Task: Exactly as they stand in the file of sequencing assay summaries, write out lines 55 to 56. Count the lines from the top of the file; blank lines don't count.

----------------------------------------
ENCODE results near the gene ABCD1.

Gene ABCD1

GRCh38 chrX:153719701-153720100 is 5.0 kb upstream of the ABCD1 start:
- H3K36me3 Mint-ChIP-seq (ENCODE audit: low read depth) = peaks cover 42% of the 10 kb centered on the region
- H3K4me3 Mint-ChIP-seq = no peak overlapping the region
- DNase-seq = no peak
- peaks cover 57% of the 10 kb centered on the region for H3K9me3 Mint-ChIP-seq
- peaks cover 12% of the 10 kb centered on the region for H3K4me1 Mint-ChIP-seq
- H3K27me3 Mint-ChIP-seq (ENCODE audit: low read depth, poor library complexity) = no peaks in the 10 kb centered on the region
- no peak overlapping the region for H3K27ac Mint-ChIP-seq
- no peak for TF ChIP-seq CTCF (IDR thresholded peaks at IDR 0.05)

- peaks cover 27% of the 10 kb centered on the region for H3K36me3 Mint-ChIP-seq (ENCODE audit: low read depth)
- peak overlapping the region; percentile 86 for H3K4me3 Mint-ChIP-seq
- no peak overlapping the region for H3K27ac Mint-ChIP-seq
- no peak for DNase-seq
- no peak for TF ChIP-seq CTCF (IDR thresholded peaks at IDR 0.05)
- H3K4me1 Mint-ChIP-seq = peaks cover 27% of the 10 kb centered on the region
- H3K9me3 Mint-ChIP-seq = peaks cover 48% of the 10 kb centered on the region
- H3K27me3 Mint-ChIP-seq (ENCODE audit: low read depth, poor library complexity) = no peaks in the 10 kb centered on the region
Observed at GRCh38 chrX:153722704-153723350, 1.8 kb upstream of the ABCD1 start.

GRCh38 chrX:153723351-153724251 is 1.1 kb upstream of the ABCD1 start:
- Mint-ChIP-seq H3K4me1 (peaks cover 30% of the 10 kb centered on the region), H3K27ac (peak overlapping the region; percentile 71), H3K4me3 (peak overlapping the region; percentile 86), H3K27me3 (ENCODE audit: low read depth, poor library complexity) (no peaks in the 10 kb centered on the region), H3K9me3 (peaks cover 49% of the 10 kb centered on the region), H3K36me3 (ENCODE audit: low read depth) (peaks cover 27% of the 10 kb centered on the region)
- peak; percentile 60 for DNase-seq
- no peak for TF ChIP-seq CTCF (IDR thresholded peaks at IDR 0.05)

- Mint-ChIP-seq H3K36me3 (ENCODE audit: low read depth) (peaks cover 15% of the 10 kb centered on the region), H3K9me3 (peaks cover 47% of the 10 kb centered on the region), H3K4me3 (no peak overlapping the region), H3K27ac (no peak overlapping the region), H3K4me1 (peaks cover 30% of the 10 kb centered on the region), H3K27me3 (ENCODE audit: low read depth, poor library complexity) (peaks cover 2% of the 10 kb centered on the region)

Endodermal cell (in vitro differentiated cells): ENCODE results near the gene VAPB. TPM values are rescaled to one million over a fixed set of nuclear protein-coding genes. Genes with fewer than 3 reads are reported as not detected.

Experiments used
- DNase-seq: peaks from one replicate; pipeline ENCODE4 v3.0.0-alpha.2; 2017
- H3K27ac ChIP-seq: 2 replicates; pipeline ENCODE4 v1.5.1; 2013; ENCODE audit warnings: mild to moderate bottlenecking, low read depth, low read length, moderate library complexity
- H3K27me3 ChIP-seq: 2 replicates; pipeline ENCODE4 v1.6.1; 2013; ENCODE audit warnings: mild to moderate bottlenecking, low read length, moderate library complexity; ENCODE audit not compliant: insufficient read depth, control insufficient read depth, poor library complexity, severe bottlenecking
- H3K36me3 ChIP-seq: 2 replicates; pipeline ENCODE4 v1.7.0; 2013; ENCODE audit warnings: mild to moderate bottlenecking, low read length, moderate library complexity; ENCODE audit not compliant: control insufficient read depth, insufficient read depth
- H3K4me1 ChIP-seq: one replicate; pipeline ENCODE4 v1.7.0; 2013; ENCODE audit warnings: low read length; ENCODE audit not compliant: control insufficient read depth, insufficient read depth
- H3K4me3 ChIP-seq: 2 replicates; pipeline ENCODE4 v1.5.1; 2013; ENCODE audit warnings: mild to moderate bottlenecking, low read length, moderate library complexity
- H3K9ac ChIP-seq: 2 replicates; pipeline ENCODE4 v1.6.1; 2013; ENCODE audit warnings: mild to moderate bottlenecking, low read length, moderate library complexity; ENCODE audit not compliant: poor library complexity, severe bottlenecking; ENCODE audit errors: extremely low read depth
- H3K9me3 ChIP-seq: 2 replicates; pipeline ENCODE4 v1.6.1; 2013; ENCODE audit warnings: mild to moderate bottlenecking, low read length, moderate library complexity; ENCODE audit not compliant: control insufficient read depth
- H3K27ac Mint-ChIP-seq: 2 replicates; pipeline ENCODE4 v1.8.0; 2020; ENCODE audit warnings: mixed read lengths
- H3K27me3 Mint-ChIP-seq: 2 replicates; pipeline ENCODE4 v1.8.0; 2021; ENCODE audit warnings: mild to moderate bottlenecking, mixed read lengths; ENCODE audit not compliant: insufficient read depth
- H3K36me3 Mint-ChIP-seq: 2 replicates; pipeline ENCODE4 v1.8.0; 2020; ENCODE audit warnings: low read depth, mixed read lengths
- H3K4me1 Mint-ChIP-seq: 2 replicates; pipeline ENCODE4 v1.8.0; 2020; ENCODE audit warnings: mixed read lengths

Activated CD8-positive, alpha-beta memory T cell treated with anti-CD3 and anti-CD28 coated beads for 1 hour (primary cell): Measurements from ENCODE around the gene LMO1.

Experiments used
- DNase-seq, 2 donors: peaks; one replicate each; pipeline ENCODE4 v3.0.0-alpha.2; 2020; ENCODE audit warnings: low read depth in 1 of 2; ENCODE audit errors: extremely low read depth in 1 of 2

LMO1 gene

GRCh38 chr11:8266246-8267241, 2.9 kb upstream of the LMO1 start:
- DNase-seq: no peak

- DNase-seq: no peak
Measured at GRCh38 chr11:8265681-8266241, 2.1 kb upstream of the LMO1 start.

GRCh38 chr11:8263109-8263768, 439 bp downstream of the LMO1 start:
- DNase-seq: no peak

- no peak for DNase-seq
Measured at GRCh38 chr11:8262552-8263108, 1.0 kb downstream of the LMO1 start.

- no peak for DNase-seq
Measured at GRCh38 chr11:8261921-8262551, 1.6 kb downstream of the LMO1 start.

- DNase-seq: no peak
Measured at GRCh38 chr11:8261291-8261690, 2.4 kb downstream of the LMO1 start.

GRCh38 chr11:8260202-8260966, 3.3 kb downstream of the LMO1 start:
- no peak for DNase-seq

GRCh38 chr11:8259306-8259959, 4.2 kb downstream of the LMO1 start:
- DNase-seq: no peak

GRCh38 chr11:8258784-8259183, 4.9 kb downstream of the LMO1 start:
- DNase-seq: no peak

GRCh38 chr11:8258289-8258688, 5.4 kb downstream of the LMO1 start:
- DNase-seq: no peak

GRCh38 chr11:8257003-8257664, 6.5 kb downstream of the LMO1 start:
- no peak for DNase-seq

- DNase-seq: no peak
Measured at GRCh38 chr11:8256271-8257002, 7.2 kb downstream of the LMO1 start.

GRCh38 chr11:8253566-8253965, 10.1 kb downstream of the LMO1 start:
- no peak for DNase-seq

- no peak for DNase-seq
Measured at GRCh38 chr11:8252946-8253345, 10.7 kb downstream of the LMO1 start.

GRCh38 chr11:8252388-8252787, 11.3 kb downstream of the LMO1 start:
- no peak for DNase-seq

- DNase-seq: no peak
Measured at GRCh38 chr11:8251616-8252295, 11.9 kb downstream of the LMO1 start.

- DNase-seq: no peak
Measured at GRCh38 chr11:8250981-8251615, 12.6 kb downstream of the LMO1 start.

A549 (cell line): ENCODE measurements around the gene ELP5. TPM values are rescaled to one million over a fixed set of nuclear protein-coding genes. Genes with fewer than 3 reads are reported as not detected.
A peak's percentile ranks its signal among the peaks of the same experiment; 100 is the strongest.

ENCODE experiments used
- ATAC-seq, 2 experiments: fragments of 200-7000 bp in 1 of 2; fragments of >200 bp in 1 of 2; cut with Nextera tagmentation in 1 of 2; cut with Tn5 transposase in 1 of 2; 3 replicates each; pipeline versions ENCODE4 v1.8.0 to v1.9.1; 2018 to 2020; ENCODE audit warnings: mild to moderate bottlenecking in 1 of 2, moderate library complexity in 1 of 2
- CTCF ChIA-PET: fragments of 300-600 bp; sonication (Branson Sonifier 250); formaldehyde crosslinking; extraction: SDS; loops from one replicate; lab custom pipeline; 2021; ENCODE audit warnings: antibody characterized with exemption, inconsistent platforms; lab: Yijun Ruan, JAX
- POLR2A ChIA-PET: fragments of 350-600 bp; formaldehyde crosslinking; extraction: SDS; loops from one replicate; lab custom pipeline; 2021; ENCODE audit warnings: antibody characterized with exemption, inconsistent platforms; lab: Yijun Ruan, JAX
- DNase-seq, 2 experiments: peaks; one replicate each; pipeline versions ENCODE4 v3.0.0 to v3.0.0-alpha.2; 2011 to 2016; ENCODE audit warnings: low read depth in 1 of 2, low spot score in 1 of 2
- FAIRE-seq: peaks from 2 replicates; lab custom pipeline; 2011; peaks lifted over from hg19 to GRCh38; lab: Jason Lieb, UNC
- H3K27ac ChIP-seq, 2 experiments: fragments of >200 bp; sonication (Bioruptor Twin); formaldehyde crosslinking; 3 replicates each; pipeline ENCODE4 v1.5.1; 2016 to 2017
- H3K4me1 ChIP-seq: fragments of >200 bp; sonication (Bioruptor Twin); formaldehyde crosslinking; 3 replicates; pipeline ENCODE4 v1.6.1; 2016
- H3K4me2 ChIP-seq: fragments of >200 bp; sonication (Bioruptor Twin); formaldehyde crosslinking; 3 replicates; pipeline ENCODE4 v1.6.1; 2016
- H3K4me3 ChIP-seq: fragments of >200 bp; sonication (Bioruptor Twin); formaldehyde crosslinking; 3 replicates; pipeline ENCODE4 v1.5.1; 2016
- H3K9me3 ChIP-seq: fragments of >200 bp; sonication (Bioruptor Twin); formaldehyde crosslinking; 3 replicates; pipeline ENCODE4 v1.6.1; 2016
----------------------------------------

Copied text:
Measured at GRCh38 chr11:8261291-8261690, 2.4 kb downstream of the LMO1 start.

GRCh38 chr11:8260202-8260966, 3.3 kb downstream of the LMO1 start: